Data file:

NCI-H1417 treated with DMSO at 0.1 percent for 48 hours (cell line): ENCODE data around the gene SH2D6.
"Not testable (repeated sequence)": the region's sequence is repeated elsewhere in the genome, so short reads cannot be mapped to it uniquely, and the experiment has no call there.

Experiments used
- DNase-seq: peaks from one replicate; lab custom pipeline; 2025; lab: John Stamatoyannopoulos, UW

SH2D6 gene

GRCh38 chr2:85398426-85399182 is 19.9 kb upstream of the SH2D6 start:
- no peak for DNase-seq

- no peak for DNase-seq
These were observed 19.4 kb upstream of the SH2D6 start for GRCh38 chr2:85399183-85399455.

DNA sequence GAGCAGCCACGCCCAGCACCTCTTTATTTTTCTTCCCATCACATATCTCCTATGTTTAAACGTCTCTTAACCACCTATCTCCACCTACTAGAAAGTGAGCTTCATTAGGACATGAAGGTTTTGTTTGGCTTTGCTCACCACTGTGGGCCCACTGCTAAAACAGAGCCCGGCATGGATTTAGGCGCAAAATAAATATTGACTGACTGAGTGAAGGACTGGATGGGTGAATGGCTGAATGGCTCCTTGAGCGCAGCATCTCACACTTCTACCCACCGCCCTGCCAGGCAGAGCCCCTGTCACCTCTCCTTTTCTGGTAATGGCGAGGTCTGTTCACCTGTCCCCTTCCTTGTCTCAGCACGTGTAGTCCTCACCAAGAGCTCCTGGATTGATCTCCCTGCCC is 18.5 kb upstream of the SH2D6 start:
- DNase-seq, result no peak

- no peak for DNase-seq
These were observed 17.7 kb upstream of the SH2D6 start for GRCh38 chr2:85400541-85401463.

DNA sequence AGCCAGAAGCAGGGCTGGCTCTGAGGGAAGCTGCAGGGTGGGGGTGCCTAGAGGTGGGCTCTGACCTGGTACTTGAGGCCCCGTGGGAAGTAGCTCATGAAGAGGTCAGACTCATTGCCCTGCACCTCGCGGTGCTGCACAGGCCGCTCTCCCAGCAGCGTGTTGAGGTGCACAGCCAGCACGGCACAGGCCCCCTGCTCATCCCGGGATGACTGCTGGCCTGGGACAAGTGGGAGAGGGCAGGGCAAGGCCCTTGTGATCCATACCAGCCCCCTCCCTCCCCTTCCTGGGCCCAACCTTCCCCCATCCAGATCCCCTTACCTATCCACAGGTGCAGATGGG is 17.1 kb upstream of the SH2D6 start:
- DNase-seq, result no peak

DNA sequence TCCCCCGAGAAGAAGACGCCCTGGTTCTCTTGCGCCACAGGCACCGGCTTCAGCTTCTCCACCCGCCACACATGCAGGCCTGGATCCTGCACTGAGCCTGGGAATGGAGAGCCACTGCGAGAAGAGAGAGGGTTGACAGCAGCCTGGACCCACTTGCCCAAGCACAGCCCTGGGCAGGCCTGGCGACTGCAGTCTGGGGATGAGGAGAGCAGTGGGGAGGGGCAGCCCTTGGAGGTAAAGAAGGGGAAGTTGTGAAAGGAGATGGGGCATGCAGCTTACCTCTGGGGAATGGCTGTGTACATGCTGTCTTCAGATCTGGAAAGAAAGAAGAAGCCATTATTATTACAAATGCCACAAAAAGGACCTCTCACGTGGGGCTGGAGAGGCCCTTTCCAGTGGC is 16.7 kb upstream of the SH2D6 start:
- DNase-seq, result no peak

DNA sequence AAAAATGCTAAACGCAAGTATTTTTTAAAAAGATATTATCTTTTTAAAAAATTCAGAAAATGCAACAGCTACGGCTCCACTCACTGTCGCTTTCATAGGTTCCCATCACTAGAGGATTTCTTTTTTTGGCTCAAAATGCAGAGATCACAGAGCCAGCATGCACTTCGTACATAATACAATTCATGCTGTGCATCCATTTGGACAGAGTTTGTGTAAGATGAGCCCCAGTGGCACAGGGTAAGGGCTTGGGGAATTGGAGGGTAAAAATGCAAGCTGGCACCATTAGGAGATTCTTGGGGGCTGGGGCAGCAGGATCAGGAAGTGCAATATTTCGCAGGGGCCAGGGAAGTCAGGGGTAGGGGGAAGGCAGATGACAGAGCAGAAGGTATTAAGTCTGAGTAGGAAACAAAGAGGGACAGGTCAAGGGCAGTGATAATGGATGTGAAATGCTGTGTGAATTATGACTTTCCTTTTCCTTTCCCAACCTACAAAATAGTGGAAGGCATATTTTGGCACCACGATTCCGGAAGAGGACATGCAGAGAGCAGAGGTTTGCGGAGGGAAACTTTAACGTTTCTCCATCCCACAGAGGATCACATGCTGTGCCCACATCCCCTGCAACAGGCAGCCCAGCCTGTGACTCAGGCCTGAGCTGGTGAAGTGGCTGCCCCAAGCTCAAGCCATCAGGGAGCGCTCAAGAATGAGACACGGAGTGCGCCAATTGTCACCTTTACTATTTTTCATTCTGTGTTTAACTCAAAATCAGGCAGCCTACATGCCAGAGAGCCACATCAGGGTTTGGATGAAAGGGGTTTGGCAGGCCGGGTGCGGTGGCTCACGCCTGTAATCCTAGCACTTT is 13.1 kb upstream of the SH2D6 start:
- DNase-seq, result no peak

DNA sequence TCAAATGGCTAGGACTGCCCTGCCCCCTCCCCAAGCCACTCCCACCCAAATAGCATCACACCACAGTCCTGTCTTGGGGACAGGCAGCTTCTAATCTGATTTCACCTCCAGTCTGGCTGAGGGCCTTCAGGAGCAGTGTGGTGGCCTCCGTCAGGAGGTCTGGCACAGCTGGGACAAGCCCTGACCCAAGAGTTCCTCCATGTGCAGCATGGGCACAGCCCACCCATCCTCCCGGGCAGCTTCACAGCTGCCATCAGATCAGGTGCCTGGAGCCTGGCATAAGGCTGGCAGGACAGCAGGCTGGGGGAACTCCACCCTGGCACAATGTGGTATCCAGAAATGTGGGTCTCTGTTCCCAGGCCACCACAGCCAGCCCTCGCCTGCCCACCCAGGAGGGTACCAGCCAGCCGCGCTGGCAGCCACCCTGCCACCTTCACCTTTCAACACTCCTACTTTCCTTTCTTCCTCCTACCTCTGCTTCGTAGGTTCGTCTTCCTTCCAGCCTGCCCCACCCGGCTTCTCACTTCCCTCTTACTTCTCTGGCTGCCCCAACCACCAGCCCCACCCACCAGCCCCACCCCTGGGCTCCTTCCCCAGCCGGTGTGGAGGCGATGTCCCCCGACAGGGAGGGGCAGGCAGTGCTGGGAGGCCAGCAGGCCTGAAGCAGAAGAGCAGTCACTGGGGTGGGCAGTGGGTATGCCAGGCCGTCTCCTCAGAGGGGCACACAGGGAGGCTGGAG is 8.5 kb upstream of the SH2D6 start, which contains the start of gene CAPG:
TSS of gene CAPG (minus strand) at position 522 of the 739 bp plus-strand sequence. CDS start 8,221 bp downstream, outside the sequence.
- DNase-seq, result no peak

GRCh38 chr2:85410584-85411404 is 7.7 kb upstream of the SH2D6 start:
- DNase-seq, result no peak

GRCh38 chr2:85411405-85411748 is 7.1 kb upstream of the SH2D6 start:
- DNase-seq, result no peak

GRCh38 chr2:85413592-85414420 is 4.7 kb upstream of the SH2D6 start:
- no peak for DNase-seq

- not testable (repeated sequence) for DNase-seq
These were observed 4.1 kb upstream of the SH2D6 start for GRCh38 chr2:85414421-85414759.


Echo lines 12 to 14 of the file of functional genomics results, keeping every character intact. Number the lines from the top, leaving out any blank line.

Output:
- no peak for DNase-seq
These were observed 17.7 kb upstream of the SH2D6 start for GRCh38 chr2:85400541-85401463.

DNA sequence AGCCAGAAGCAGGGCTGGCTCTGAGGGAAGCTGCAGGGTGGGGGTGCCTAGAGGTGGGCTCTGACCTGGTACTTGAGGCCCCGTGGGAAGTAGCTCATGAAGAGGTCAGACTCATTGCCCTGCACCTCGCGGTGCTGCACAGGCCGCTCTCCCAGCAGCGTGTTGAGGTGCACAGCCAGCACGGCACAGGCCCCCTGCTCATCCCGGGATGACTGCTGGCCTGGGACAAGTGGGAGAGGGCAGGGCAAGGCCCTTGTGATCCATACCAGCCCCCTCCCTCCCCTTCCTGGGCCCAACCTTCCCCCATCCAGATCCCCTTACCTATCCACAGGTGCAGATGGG is 17.1 kb upstream of the SH2D6 start: